Journal : Geo Public Date : Author : - Page No. : NA

May 19 article from The Financial Times, Original title: India plays soft power game in China’s backyard.

India’s prime minister, Narendra Modi, was in distant Mongolia this week trying his hand at archery, playing a traditional fiddle and receiving a racehorse as a gift. Why did he do this? The short answer is: China.

Just as a resurgent China fears containment and encirclement by the US and its Asian allies, so New Delhi bristles at the rapid extension of China’s military and economic influence to the Indian Ocean and to India’s neighbors.

Mr Modi’s trip to Ulan Bator — the first official visit by any Indian prime minister to Mongolia — is the latest Indian attempt to turn the tables and show that it can play the same games in China’s backyard as China does in India’s, although India does it on a more modest scale which is consistent with India‘s weaker army and economy.

Mr Modi not only emphasized defense co-operation, upgraded Mongolia to a “strategic partner” and praised Mongolia as the “new bright light of democracy” in the world, but also implicitly linked Mongolia to India and the US and distancing them from authoritarian communist China. Brahma Chellaney, Strategic Studies Professor at the Centre for Policy Research in New Delhi., says “This is counter-containment. Modi is repaying Beijing in the same coin. Remember Chinese president Xi Jinping came to India after visiting the Maldives and Sri Lanka.”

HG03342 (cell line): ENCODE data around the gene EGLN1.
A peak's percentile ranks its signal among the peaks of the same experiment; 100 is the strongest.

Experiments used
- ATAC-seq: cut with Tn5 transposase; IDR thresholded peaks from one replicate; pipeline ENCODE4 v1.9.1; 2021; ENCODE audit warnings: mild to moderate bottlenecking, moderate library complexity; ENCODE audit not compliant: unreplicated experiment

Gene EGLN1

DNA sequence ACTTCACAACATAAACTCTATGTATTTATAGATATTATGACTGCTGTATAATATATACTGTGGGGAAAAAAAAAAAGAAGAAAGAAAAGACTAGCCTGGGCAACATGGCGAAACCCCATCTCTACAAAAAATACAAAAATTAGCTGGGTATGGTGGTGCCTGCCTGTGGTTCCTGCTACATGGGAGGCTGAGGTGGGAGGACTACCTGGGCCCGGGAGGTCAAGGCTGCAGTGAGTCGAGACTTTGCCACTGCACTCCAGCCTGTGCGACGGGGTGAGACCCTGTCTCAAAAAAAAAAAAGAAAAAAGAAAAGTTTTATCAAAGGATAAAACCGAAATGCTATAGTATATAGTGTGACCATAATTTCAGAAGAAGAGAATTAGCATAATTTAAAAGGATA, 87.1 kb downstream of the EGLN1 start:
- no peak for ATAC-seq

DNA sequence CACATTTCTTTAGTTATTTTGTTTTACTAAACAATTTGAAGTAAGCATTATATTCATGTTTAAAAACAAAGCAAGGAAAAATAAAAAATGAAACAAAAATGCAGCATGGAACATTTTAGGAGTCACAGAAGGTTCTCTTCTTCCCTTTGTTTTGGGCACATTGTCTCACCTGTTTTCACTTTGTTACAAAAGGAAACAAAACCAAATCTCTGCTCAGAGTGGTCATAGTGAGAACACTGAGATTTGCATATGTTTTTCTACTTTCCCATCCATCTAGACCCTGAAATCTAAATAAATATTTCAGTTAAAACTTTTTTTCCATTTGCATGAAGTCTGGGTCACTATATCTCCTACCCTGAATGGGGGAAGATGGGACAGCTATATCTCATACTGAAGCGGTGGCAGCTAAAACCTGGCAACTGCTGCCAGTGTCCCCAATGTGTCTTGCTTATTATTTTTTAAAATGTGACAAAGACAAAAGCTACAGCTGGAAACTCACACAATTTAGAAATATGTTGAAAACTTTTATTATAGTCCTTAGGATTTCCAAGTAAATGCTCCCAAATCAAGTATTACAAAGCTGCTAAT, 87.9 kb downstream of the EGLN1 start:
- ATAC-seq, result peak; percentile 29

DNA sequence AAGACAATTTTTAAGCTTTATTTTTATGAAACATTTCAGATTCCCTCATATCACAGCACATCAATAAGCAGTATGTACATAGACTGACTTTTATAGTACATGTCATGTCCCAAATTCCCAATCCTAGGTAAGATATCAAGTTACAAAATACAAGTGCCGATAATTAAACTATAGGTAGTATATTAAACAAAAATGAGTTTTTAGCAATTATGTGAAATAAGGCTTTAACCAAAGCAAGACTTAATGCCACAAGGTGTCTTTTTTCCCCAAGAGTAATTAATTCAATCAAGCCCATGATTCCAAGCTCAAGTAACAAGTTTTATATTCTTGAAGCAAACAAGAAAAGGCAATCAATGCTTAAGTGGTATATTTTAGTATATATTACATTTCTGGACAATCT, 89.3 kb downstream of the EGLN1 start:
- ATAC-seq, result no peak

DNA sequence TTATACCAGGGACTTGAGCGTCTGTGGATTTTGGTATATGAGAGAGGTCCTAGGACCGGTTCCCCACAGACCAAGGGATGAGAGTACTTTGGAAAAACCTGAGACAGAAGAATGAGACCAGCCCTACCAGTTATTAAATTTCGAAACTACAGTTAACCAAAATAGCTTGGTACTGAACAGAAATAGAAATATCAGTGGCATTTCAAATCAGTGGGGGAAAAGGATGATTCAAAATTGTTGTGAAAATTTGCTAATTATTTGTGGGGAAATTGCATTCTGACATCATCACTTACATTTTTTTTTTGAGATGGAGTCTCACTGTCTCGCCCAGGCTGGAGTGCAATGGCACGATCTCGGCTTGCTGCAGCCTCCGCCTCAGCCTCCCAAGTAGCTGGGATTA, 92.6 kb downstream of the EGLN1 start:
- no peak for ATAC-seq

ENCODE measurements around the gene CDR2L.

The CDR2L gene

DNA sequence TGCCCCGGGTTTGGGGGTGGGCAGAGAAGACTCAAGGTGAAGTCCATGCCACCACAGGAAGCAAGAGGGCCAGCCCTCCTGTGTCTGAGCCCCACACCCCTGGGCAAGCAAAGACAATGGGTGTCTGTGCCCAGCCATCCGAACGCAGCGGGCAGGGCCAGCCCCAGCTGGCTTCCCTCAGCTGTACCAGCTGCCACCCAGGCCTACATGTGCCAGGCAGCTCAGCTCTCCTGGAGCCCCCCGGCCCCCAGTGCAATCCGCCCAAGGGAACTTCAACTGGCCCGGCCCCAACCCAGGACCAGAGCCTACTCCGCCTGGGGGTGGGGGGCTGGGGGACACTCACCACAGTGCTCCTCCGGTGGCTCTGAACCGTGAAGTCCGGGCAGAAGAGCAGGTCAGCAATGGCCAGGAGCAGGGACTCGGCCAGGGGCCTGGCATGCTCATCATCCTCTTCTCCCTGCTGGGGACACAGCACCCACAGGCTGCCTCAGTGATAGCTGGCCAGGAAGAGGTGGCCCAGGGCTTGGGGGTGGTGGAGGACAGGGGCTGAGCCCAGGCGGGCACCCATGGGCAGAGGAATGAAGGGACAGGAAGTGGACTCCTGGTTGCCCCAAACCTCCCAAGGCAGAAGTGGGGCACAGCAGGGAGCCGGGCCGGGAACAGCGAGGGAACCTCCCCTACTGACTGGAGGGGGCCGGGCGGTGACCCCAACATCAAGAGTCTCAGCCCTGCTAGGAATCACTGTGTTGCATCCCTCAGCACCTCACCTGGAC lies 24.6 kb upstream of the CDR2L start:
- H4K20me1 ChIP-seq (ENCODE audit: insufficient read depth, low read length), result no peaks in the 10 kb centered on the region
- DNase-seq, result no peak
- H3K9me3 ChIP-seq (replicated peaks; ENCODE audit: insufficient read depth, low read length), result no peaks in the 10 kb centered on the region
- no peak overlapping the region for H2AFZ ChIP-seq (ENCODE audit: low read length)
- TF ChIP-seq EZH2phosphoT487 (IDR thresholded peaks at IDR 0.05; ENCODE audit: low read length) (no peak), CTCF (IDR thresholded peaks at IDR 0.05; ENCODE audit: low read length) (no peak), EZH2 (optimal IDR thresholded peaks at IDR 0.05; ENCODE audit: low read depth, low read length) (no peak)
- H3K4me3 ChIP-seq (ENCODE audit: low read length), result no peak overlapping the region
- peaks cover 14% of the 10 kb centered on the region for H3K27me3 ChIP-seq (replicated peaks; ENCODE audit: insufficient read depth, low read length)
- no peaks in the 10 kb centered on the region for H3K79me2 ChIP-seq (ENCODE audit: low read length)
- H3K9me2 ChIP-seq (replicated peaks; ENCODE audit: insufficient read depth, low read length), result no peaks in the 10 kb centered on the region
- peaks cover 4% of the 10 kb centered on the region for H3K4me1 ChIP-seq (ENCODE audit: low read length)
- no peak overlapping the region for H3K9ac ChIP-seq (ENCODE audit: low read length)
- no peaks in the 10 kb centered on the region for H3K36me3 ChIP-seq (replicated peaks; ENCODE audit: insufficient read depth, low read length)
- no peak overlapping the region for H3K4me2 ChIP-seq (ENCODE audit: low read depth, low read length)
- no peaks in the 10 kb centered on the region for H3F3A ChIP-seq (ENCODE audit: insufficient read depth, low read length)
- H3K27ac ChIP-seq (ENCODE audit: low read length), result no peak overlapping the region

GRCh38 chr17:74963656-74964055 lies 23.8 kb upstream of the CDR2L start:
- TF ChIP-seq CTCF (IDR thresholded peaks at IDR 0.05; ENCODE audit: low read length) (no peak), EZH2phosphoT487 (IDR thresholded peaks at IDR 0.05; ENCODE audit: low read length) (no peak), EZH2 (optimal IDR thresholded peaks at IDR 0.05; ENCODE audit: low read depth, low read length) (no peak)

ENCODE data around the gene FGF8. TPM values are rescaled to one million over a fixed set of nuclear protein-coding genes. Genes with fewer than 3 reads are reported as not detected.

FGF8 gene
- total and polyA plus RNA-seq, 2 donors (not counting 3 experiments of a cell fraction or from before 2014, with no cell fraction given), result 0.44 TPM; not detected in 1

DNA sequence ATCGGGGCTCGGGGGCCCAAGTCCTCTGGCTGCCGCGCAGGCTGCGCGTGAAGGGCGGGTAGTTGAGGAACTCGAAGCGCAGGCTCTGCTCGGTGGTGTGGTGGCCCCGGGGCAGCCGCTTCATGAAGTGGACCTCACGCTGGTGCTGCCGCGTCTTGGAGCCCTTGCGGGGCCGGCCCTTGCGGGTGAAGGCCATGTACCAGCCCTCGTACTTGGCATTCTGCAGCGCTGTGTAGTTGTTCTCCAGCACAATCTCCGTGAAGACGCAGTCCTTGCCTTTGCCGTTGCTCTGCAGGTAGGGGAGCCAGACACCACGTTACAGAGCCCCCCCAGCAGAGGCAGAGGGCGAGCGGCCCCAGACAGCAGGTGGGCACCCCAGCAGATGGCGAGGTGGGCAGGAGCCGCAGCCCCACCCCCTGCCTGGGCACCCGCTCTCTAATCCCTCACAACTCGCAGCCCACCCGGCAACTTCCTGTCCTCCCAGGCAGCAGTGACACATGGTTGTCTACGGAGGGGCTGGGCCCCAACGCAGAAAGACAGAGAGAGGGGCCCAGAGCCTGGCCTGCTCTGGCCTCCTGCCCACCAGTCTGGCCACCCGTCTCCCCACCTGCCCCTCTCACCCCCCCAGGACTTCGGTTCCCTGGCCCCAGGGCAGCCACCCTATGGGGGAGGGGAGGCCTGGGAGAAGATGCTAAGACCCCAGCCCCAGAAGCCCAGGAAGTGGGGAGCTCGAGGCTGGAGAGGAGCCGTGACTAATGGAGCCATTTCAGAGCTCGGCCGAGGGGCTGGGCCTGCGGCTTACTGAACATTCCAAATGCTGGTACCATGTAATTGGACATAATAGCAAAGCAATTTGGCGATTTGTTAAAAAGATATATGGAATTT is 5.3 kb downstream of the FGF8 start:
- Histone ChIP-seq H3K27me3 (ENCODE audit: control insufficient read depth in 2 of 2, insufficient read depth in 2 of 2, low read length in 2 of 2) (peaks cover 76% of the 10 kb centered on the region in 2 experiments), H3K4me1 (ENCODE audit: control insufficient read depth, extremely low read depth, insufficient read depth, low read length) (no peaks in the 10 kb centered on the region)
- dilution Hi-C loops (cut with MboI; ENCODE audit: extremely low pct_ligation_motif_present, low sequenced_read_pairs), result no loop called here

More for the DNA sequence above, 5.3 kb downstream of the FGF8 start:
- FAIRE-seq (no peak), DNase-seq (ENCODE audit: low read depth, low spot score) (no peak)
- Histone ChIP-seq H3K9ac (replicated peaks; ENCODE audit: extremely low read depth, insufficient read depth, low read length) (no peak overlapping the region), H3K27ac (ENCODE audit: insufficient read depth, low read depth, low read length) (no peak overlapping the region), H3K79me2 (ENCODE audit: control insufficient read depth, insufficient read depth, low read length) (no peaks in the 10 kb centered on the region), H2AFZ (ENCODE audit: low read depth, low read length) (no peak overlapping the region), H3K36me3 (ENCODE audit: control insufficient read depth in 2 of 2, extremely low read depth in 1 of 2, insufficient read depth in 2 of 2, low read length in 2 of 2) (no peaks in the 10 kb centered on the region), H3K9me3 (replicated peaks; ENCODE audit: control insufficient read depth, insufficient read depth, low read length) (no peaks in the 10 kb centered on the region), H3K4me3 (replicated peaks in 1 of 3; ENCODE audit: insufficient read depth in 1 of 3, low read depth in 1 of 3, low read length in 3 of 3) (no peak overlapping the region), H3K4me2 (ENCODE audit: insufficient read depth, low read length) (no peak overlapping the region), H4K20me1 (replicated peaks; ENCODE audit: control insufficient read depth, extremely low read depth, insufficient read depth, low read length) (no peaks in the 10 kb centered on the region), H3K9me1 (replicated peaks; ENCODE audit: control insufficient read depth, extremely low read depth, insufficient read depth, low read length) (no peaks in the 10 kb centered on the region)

It is no accident then, that Mr Modi is combining his landmark trip to China with visits to Mongolia and South Korea, another of China’s near neighbors. “South Korea is part of the same game,” says Mr Chellaney. “India’s trying to augment its limited power by joining hands with countries around China’s periphery.”

The first phase of Mr Modi’s foreign policy campaign was quickly to rebuild India’s frayed relations with its south Asian neighbors, and where possible he exploited common adherence to Buddhism and Hinduism as a cultural card. He chose the Himalayan kingdom of Bhutan as his first foreign destination as prime minister. Then he went on to visit Nepal, Myanmar, Mauritius and Sri Lanka — where Beijing’s influence and port visits by Chinese submarines had worried the Indian security establishment.

Phase two of India’s strategy has been to engage with global and Pacific powers, including neighbours of China, of course, but also nations such as Japan and the US that share Indian concerns about Beijing’s maritime and territorial ambitions from the western Himalayas to the East China Sea.
Mr Modi’s foray to Ulan Bator and Seoul shows he is well into the third phase: bringing the diplomatic tussle between the two most populous countries in the world to China’s own doorstep. (Author is Victor Mallet)

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